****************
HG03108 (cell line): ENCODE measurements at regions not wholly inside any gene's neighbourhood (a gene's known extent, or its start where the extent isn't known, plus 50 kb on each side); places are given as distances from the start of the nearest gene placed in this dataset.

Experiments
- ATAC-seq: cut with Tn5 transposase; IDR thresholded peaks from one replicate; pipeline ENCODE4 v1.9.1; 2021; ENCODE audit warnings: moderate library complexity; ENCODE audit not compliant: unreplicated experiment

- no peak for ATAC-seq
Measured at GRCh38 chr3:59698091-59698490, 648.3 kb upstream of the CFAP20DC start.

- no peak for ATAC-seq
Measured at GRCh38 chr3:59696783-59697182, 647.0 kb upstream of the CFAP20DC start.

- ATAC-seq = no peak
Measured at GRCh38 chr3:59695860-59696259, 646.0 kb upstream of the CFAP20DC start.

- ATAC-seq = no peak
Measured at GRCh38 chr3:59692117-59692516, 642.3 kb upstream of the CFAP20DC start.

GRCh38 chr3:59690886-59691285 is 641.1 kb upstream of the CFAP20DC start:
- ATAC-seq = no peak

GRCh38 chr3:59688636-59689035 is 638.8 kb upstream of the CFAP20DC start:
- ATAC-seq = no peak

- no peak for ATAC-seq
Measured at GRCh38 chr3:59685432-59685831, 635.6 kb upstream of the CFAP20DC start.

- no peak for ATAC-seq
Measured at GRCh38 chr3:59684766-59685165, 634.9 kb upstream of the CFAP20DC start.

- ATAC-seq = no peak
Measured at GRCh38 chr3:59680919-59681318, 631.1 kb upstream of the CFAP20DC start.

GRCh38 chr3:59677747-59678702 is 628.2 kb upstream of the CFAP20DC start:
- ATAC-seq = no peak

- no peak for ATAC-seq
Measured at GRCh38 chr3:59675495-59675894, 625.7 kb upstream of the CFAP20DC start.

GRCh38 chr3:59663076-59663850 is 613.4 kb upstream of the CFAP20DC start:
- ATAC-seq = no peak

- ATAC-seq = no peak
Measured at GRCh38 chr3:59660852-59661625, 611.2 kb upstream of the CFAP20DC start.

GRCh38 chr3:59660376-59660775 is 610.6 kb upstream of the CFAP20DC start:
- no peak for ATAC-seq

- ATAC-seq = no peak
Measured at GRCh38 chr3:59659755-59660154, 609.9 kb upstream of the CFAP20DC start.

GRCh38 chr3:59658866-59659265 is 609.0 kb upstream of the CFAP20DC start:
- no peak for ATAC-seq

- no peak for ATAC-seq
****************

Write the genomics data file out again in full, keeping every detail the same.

HG03108 (cell line): ENCODE measurements at regions not wholly inside any gene's neighbourhood (a gene's known extent, or its start where the extent isn't known, plus 50 kb on each side); places are given as distances from the start of the nearest gene placed in this dataset.

Experiments
- ATAC-seq: cut with Tn5 transposase; IDR thresholded peaks from one replicate; pipeline ENCODE4 v1.9.1; 2021; ENCODE audit warnings: moderate library complexity; ENCODE audit not compliant: unreplicated experiment

- no peak for ATAC-seq
Measured at GRCh38 chr3:59698091-59698490, 648.3 kb upstream of the CFAP20DC start.

- no peak for ATAC-seq
Measured at GRCh38 chr3:59696783-59697182, 647.0 kb upstream of the CFAP20DC start.

- ATAC-seq = no peak
Measured at GRCh38 chr3:59695860-59696259, 646.0 kb upstream of the CFAP20DC start.

- ATAC-seq = no peak
Measured at GRCh38 chr3:59692117-59692516, 642.3 kb upstream of the CFAP20DC start.

GRCh38 chr3:59690886-59691285 is 641.1 kb upstream of the CFAP20DC start:
- ATAC-seq = no peak

GRCh38 chr3:59688636-59689035 is 638.8 kb upstream of the CFAP20DC start:
- ATAC-seq = no peak

- no peak for ATAC-seq
Measured at GRCh38 chr3:59685432-59685831, 635.6 kb upstream of the CFAP20DC start.

- no peak for ATAC-seq
Measured at GRCh38 chr3:59684766-59685165, 634.9 kb upstream of the CFAP20DC start.

- ATAC-seq = no peak
Measured at GRCh38 chr3:59680919-59681318, 631.1 kb upstream of the CFAP20DC start.

GRCh38 chr3:59677747-59678702 is 628.2 kb upstream of the CFAP20DC start:
- ATAC-seq = no peak

- no peak for ATAC-seq
Measured at GRCh38 chr3:59675495-59675894, 625.7 kb upstream of the CFAP20DC start.

GRCh38 chr3:59663076-59663850 is 613.4 kb upstream of the CFAP20DC start:
- ATAC-seq = no peak

- ATAC-seq = no peak
Measured at GRCh38 chr3:59660852-59661625, 611.2 kb upstream of the CFAP20DC start.

GRCh38 chr3:59660376-59660775 is 610.6 kb upstream of the CFAP20DC start:
- no peak for ATAC-seq

- ATAC-seq = no peak
Measured at GRCh38 chr3:59659755-59660154, 609.9 kb upstream of the CFAP20DC start.

GRCh38 chr3:59658866-59659265 is 609.0 kb upstream of the CFAP20DC start:
- no peak for ATAC-seq

- no peak for ATAC-seq